This past week, one of our very talented Columbia graduates, P. Anthony Arias, wrote an interesting blog post on a promising piece of legislation on renewable energy finance in the U.S. Congress. The title of the proposed legislation is the Master Limited Partnerships (MLP) Parity Act, and it is supposed to remove an artificial financial advantage that fossil fuels are currently enjoying.

To summarize Anthony’s post, an MLP is a corporate structure that can be publicly traded. It is not taxed for revenue, its investors are not taxed for revenue, and liability is not limited. Sound good? Yes, until one figures that it is only available to traditional energy forms such: natural gas, oil, and coal.

Policies such as MLPs are one reason why it is extremely dangerous to judge the economic potential of renewables based on past experience. In a sense, renewables are fighting with one hand tied behind the back. Many current energy policies, which were enacted thanks to relentless lobbying by the energy industry, artificially inflate the expected returns from investment to fossil fuels. Given these policies, renewable energy is relatively less attractive as an investment than it would be on a level playing field.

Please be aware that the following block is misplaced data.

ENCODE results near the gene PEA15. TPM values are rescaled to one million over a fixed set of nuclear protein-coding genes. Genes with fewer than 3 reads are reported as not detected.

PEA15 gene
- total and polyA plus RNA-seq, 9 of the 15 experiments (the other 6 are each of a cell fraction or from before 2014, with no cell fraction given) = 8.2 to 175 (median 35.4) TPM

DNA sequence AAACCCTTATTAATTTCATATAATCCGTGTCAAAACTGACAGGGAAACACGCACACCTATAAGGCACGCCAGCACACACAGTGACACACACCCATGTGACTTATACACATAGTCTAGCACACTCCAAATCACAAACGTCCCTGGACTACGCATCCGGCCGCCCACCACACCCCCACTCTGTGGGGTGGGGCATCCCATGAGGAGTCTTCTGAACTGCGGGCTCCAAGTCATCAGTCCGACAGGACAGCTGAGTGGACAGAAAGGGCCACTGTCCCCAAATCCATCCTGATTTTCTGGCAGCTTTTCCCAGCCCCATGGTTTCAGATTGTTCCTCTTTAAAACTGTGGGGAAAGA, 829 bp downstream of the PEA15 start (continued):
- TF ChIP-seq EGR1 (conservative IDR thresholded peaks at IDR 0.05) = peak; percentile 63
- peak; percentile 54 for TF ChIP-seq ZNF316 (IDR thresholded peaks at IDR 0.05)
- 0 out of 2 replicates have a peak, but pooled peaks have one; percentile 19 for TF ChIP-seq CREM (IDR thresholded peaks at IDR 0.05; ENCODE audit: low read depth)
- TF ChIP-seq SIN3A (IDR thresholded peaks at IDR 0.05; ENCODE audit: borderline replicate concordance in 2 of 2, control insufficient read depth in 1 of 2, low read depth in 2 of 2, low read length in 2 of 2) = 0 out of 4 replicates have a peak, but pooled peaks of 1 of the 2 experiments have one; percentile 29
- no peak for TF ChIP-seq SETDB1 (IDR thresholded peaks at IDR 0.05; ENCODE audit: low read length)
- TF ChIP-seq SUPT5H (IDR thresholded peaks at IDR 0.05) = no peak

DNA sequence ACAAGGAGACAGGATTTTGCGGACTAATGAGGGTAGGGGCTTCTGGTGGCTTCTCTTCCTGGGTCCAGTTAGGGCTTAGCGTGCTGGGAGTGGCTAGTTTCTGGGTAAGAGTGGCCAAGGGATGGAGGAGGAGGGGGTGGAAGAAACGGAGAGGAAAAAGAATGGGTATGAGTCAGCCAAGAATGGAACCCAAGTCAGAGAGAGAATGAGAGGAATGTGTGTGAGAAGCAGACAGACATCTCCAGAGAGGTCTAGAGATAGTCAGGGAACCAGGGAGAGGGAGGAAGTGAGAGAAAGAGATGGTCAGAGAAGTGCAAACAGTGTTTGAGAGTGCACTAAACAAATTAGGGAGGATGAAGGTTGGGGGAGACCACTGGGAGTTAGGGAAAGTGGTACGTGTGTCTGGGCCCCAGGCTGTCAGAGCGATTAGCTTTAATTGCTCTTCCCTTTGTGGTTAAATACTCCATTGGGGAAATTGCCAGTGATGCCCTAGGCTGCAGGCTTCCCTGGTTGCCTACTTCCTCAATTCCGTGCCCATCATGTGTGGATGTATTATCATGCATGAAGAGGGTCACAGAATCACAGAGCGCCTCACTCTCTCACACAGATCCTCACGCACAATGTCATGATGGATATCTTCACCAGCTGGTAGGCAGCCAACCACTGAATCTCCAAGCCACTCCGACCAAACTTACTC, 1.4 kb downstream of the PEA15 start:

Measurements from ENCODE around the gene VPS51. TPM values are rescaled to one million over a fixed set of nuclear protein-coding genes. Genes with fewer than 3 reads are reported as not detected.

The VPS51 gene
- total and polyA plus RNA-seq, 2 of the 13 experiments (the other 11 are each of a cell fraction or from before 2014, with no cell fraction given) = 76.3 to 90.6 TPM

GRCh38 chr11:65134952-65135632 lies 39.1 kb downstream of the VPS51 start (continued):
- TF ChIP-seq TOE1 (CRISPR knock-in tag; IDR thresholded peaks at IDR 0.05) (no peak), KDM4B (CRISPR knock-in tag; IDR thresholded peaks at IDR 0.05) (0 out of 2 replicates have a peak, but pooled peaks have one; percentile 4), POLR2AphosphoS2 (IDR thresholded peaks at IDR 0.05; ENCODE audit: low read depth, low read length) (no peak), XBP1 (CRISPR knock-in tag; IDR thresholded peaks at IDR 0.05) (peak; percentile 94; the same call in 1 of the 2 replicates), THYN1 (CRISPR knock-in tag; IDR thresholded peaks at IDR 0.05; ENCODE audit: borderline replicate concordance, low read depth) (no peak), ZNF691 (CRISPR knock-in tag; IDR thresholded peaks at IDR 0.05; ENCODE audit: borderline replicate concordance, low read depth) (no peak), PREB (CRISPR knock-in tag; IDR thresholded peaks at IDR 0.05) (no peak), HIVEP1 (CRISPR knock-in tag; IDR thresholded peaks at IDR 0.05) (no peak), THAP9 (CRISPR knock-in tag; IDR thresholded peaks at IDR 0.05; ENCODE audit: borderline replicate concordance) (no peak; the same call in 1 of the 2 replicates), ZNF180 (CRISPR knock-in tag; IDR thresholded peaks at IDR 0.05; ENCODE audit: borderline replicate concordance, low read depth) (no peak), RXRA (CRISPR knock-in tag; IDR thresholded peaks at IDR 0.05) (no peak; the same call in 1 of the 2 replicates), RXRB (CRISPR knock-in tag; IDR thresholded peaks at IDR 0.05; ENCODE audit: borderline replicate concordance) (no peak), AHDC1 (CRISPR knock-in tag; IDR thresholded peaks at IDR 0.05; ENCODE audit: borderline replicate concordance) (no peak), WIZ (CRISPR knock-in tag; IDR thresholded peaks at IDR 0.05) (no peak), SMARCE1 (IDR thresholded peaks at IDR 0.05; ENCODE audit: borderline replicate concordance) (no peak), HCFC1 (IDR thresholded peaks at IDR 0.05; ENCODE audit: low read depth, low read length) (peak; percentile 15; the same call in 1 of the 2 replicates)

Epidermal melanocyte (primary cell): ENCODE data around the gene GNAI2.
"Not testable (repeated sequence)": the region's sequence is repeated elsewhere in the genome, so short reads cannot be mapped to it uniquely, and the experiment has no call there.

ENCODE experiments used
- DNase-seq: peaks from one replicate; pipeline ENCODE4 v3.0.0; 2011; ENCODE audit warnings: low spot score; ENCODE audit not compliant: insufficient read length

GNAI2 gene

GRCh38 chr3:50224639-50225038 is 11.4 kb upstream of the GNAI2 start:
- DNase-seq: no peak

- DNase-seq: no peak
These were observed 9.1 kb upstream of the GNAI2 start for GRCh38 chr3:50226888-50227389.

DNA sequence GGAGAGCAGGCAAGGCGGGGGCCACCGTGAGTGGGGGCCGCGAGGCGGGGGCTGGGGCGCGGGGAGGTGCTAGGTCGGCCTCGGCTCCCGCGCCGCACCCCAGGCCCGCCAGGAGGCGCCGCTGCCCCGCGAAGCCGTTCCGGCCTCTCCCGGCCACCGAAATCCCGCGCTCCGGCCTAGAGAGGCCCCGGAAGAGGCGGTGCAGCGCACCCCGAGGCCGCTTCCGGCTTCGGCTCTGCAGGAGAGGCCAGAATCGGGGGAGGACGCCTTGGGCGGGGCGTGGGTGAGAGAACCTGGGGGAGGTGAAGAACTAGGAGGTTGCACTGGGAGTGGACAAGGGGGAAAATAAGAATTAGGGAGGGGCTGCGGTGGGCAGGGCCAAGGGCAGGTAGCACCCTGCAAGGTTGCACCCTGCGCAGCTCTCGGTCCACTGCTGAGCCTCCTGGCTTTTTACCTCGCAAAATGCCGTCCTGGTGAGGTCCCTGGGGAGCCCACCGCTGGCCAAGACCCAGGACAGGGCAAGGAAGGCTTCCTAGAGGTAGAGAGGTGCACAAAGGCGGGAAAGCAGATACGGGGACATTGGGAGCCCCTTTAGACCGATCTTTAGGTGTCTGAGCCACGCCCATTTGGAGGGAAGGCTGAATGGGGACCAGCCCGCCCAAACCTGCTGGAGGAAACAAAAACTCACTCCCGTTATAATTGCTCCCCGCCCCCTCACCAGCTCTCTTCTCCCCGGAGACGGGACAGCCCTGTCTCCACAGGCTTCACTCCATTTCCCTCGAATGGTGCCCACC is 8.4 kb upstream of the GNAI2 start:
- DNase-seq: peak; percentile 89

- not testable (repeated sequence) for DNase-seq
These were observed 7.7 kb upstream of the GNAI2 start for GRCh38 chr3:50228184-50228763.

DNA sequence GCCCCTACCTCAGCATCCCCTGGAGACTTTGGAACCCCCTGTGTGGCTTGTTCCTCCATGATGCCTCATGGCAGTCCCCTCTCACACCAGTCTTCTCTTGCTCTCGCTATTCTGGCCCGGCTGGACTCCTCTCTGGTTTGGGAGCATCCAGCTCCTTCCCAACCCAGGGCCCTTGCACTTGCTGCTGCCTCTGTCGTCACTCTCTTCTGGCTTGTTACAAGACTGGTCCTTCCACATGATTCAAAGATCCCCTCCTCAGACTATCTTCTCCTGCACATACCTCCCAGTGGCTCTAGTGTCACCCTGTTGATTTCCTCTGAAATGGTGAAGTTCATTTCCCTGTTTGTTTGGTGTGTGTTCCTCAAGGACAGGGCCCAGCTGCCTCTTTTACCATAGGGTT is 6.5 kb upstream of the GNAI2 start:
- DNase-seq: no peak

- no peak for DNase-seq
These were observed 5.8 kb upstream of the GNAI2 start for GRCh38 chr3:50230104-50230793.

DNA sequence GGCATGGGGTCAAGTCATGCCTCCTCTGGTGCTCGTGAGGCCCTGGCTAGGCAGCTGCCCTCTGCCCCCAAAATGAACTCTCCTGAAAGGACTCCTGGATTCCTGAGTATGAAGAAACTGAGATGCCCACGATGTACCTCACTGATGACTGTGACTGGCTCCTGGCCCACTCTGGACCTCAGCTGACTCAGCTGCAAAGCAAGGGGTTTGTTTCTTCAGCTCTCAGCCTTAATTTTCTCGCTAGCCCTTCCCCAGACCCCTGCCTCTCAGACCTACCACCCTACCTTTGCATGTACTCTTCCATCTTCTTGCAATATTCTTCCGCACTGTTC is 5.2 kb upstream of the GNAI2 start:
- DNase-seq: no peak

The MLP Parity Act is an example of an economically rational and, just maybe, politically feasible policy. Financial policies that promote investment in societally dangerous forms of energy make no sense whatsoever, except in a political economy model where politicians give rents to greedy special interests in exchange for campaign contributions and other forms of political support.

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